It's not that living things die; it's that multicellular organisms die. But why? Every single-celled organism alive today has been in existence since life began over 3 billion years ago. This is because individual cells do not give birth, they divide. After cell division, the two cells that result are each as old as the single cell that preceded them.
Genitals are between the legs of every vertebrate. In those that don't have legs, it's between where the legs would be (the fins of fish) or where they were (the legs of reptiles that evolved into snakes, which still have them there). They got that way because they're an outgrowth of the excretory tract. In other vertebrates, the excretory and reproductive orifice is the same. It took the mammals to build it into a separate set of genitals.
When you think of yourself, you probably think of a single individual. In reality, you're a collection of human cells plus
In his response to comments by me, Jon Marks and Jennifer Raff, Wade does not take on any substantive aspect of the debate; rather, he misrepresents the science again and takes a shot at our credentials as scholars. Here is a very quick response to his comments, in hopes of correcting the record and getting this debate back to the science.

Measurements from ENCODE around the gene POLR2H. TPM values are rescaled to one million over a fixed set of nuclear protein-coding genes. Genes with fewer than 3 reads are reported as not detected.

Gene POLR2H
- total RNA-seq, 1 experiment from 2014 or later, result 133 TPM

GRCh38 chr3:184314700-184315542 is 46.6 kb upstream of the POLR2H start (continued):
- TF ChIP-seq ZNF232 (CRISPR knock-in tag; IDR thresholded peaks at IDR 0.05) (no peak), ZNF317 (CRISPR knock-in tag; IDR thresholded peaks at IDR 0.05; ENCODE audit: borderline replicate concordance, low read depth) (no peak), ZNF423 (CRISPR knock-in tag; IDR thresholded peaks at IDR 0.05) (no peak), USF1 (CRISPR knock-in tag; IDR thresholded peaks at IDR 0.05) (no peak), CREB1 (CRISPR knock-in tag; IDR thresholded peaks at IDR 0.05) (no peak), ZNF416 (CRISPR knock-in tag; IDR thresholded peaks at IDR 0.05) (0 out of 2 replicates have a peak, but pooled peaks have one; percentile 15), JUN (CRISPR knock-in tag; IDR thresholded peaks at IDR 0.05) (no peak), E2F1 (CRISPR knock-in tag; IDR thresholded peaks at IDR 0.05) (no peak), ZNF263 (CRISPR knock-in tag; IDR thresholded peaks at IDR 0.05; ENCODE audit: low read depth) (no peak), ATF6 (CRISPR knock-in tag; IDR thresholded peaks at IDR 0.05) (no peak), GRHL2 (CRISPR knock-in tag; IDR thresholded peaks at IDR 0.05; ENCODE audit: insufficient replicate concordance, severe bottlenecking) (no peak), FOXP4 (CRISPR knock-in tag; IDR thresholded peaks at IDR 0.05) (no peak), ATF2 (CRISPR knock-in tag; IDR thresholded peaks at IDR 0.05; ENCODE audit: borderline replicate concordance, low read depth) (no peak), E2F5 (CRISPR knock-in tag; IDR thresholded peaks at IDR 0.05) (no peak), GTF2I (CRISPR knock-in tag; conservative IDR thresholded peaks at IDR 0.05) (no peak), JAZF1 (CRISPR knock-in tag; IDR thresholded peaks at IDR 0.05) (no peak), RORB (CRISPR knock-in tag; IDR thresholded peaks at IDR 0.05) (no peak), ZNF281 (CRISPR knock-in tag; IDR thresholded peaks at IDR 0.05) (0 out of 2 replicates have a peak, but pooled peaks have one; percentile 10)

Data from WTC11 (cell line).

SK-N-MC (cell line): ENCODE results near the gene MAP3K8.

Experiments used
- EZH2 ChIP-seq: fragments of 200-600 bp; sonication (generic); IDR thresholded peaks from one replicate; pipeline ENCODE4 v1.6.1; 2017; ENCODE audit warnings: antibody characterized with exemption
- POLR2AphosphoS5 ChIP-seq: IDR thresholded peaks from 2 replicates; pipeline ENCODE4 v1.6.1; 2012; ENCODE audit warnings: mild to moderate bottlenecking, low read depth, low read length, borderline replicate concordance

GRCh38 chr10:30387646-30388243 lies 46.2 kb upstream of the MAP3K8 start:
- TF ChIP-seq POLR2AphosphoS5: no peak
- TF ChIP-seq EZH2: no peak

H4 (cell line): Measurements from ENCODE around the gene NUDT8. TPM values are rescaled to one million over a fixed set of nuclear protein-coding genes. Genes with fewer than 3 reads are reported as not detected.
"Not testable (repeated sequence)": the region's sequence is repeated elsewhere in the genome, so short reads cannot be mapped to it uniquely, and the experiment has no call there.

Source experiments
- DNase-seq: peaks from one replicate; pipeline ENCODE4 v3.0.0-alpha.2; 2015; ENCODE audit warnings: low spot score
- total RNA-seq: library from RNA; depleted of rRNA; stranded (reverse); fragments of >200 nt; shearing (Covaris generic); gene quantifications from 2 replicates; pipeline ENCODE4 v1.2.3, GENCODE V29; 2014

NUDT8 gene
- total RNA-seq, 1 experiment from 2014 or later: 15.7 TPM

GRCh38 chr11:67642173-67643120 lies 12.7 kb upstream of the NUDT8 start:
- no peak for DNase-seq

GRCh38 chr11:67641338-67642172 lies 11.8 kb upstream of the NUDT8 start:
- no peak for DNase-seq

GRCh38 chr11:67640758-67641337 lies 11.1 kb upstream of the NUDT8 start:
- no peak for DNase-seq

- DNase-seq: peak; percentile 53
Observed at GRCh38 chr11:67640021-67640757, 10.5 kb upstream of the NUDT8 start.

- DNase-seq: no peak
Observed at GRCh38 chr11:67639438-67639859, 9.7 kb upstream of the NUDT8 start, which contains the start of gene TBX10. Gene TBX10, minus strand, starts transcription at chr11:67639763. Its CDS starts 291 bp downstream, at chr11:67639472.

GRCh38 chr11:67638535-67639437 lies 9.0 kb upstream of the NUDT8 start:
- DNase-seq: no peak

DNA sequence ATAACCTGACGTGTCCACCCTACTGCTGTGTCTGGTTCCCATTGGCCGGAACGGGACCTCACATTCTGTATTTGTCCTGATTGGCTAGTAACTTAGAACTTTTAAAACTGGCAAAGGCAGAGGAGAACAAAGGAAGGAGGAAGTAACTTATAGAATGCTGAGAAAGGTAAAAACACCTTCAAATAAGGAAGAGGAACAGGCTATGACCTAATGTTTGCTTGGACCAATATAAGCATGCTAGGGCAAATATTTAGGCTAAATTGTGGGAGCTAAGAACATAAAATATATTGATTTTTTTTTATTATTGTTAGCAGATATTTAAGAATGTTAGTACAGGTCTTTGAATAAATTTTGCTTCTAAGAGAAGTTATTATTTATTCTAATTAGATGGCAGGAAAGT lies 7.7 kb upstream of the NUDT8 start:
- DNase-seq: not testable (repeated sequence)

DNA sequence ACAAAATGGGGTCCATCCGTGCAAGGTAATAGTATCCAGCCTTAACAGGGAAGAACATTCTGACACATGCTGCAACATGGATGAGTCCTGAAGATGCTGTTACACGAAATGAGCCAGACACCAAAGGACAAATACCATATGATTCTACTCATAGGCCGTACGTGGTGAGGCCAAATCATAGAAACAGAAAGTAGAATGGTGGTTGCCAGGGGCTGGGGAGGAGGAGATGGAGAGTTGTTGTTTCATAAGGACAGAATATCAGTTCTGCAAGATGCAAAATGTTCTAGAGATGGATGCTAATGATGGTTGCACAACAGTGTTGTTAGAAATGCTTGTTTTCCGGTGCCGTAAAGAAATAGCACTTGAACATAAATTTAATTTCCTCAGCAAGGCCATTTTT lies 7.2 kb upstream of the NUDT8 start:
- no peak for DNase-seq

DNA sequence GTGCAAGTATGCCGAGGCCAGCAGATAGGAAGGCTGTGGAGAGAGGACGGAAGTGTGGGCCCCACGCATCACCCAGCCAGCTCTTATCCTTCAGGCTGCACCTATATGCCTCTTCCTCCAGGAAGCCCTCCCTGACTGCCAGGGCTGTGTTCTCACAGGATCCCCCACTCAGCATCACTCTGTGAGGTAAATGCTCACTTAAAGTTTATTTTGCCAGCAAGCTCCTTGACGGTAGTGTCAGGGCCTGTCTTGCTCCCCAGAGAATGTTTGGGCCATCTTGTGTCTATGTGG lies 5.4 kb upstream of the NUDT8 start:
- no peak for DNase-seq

Wade's approach to race is particularly dangerous because his argument is that he is just a defender of scientific truth and that a cabal of left-leaning academics is obfuscating reality with oppressive, even fascistic, denials of the truth about race. Unfortunately, he is either ignorant of the actual data and diversity of research or he is willfully avoiding them.
The plague years To test the idea, DeWitte analyzed bones from London cemeteries housed at the Museum of London's Centre
It's commonly said that we humans use only about 10 percent of our brains, with some people attributing Einstein's brilliance
With few deviations, religions declare that humans are separate from other animals, higher and better than other critters, unique in their relationship with the creator.
HuffPost Science's Jacqueline Howard interviews neuroscientist Dr. Lise Eliot about differences in the male and female brain.
"While we found minor differences in the body composition and levels of mitochondria in muscle cells of the rats, the most
As a follow-up, the team wants to study whether differences in women and men's hands (women in general have a longer index